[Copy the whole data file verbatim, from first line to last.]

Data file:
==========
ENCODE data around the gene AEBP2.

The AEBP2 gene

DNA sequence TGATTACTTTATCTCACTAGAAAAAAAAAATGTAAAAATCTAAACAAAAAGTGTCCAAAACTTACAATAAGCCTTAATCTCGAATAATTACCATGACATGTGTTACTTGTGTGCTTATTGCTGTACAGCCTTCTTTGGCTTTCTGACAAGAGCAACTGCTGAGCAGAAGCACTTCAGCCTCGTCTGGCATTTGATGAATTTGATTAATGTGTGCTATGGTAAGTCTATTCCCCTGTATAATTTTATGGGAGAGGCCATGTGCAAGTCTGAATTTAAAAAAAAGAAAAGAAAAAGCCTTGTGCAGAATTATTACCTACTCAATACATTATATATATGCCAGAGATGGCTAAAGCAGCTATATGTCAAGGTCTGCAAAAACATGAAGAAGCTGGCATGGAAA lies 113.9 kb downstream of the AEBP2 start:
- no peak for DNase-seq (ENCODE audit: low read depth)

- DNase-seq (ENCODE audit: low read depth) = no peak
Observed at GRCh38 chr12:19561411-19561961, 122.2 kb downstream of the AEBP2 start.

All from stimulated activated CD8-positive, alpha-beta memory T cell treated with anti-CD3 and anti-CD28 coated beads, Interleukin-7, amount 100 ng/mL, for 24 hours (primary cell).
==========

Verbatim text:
ENCODE data around the gene AEBP2.

The AEBP2 gene

DNA sequence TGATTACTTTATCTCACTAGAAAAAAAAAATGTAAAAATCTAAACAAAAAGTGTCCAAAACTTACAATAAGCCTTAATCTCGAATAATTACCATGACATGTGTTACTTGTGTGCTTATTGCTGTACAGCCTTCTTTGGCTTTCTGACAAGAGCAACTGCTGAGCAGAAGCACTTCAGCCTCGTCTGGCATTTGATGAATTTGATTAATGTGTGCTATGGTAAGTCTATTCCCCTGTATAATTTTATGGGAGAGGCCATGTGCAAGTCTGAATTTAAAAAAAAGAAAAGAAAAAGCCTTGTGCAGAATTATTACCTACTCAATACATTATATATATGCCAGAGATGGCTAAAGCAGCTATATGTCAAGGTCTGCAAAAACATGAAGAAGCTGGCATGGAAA lies 113.9 kb downstream of the AEBP2 start:
- no peak for DNase-seq (ENCODE audit: low read depth)

- DNase-seq (ENCODE audit: low read depth) = no peak
Observed at GRCh38 chr12:19561411-19561961, 122.2 kb downstream of the AEBP2 start.

All from stimulated activated CD8-positive, alpha-beta memory T cell treated with anti-CD3 and anti-CD28 coated beads, Interleukin-7, amount 100 ng/mL, for 24 hours (primary cell).